Local Govt | National News Video | Parliament Headlines | Politics Headlines | Search

 


No surprise in rise of annual road toll, UC transport expert

No surprise in rise of annual road toll, UC transport expert says

New Zealanders should not be surprised by the rise in the annual road toll this year, a University of Canterbury transport researcher says.

The 2011 road toll of 268 fatalities has already been exceeded but UC transport engineering professor Alan Nicholson says despite it being disappointing it is not a major issue.

``While there is an overall downwards trend, there are fluctuations about the trend, so one should not be surprised by the death toll for 2012 already exceeding the total for 2011,’’ Professor Nicholson says.

``If discussing trends for holiday periods, one needs to be particularly careful, because the variability is even more pronounced.

``The Christmas and New Year period depends upon the day of the week on which Christmas Day and New Year’s Day fall and varies in length from nine-and-a-half days to eleven and a half days which adds to the variation in the number of deaths and injuries.’’

Professor Nicholson says he had not seen any evidence that motorists were less careful during the Christmas and New Year period but traffic flows were generally higher, particularly on some roads, and this increased the demand on drivers. Some drivers cope with those increased demands better than others, he says.

``The pattern of traffic flow during the holiday period depends on which day of the week Christmas Day and New Year’s Day occur. Identifying which particular days during the holiday period when road deaths and injuries are more likely to occur is difficult to say. Daily death and injury counts are inherently more variable than those for holiday periods than whole years.

``Crashes involve a wide range of factors relating to the road, the vehicles and the drivers. It is important to address the full range of factors, and not focus on any particular type of factor, if deaths and injuries are to be reduced further. There have been improvements to the roads and vehicles and there have been changes aimed at improving driver behaviour.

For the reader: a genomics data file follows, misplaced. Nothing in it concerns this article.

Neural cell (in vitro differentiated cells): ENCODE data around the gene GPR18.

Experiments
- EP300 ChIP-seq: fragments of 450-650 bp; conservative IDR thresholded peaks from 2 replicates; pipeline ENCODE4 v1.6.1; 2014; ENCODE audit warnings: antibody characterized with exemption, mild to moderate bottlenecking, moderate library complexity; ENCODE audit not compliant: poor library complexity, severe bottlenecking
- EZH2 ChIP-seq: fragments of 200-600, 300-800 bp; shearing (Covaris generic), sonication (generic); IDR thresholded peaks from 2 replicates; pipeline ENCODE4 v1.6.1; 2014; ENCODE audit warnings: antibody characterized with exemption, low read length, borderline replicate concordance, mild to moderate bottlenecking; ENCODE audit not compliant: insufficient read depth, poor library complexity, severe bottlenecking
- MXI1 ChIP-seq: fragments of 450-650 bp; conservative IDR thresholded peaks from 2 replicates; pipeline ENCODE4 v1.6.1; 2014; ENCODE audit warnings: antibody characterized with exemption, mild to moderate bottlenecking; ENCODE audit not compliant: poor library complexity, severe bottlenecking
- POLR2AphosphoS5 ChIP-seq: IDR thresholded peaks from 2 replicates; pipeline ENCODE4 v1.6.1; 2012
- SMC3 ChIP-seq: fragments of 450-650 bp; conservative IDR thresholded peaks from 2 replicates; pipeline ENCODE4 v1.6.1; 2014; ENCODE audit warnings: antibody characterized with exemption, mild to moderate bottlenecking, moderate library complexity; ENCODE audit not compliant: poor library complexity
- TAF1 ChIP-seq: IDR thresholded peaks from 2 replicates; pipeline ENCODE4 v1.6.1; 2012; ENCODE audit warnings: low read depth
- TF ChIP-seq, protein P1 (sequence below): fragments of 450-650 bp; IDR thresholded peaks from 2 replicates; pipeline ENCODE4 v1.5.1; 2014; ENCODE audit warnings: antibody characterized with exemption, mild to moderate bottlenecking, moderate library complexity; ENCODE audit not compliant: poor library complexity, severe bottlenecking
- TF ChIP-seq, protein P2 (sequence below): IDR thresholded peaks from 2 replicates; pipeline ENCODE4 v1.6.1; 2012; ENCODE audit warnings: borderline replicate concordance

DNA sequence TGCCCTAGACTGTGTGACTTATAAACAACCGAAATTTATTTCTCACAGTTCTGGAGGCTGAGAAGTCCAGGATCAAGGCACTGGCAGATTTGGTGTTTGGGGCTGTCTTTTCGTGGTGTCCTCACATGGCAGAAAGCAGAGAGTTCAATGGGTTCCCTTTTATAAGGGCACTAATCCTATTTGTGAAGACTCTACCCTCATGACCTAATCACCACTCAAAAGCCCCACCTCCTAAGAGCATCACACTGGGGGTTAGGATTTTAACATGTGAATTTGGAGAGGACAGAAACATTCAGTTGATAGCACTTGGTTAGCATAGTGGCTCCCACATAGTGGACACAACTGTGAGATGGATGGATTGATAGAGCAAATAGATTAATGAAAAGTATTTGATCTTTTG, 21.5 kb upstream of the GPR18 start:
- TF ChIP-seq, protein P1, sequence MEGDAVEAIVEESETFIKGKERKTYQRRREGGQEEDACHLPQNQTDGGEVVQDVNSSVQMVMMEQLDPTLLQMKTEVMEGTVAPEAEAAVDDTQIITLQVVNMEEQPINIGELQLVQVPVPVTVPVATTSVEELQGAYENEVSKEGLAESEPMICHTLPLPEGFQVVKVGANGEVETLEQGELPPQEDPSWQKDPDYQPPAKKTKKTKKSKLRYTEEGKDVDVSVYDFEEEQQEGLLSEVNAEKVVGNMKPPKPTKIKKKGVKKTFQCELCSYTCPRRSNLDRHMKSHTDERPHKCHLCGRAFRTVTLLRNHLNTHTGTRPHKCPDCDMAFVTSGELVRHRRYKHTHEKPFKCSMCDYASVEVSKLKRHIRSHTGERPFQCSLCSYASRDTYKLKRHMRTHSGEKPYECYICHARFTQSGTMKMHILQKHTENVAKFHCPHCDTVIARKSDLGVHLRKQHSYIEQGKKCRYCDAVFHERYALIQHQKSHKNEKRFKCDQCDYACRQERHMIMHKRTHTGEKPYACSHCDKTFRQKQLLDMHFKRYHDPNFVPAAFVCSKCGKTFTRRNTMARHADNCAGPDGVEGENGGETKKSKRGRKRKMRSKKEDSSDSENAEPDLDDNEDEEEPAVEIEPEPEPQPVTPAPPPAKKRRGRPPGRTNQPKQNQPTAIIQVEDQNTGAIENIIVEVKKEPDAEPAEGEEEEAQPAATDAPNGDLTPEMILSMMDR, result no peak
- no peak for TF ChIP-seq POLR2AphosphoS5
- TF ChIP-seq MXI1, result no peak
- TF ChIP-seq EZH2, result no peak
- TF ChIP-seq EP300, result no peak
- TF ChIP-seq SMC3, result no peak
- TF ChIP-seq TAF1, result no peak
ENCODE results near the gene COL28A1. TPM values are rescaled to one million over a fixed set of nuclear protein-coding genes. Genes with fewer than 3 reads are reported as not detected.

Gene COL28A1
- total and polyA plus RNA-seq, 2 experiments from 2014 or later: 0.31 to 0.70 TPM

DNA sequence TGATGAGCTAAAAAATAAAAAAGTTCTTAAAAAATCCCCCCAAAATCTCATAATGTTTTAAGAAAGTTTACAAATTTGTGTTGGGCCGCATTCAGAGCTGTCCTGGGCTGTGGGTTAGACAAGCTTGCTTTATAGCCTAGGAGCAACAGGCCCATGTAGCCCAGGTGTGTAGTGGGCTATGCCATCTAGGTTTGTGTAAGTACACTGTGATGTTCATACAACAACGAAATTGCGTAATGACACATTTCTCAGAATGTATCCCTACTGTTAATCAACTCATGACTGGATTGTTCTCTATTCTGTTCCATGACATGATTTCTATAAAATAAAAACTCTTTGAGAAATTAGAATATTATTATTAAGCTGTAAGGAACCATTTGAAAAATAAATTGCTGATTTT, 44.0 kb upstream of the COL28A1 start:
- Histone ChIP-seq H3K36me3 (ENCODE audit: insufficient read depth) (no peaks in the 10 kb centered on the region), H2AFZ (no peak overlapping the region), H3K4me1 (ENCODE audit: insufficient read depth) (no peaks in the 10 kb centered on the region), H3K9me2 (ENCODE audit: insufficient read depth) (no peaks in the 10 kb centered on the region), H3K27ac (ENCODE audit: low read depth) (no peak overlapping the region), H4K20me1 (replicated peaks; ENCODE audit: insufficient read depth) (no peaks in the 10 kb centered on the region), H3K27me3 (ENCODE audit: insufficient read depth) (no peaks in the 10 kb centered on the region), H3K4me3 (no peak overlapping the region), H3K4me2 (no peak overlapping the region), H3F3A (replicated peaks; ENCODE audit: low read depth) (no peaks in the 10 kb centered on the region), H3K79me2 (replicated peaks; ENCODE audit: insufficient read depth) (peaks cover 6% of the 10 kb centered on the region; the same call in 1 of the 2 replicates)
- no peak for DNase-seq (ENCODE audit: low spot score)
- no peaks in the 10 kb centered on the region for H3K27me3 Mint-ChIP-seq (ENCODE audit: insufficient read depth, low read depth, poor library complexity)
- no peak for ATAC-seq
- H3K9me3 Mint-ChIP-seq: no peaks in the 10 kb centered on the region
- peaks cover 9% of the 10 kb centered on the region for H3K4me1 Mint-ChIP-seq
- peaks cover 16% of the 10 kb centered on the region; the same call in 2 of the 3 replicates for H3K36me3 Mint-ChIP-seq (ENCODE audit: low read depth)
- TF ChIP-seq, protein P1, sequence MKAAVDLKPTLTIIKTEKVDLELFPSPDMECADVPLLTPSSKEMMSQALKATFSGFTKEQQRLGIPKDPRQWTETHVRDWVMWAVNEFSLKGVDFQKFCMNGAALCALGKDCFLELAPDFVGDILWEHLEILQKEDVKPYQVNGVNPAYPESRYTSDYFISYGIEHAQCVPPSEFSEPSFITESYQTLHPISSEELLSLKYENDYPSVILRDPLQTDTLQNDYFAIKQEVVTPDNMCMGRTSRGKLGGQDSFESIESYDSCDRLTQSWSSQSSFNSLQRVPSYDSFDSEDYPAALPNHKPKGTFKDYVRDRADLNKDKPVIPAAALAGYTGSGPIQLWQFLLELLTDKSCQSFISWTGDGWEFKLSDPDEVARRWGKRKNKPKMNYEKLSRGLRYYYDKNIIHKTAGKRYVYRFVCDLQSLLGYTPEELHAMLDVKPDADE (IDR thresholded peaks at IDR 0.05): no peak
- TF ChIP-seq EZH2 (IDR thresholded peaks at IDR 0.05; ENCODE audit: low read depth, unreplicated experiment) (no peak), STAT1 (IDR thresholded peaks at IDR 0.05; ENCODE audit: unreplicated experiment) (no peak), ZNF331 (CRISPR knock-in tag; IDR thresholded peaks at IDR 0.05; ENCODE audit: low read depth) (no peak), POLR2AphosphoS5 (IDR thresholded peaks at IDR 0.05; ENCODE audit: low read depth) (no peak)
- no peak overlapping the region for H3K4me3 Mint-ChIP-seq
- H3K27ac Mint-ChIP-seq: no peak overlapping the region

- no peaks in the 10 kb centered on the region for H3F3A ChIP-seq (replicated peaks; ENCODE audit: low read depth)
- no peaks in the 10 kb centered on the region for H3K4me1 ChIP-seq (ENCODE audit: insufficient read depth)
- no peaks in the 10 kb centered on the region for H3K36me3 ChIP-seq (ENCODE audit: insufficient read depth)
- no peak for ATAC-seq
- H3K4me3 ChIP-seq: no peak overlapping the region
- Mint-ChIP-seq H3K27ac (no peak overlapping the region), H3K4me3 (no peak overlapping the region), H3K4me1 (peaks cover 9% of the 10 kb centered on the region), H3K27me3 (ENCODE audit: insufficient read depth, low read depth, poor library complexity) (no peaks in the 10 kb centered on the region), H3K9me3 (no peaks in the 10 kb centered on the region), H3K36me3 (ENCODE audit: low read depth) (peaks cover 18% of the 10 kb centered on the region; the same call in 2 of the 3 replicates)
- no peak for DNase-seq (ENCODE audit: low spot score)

``There are numerous options which have been adopted overseas and found to help reduce road deaths and injuries. A greater emphasis on accident reduction and prevention work via low-cost improvements to the road environment would help, as would enhanced driver education and training prior to being licensed. An increase in the age at which people can obtain a licence would also help reduce the road toll.’’

Professor Nicholson says there are three main measures of performance used for comparing countries. They are the deaths per capita, the deaths per vehicle, and the deaths per kilometre of travel. While New Zealand’s performance relative to other countries depended on which measure was used, it generally compared reasonably well with other highly motorised countries.

The best performing countries, based on a range of measures, are Sweden, the United Kingdom and the Netherlands. Those countries have road safety strategies which address the wide range of factors involved in road deaths and injuries, he says.


© Scoop Media

 
 
 
 
 
Parliament Headlines | Politics Headlines | Regional Headlines

Gordon Campbell: On The Aftermath Of The Greenwald/Snowden Revelations

The credibility issues have come down to two main ones:

1 The email This has to do with whether Key knowingly agreed to use our immigration rules as a tool to ensnare and ultimately extradite Kim Dotcom, and do so largely at the behest of Hollywood’s leading corporates and their best friend in the White House, vice-President Joseph Biden. Some of the debate in the last few days has turned on the reliability of a Warners email that seems to set out this plan in black and white. IMO, the email is just the icing on the cake...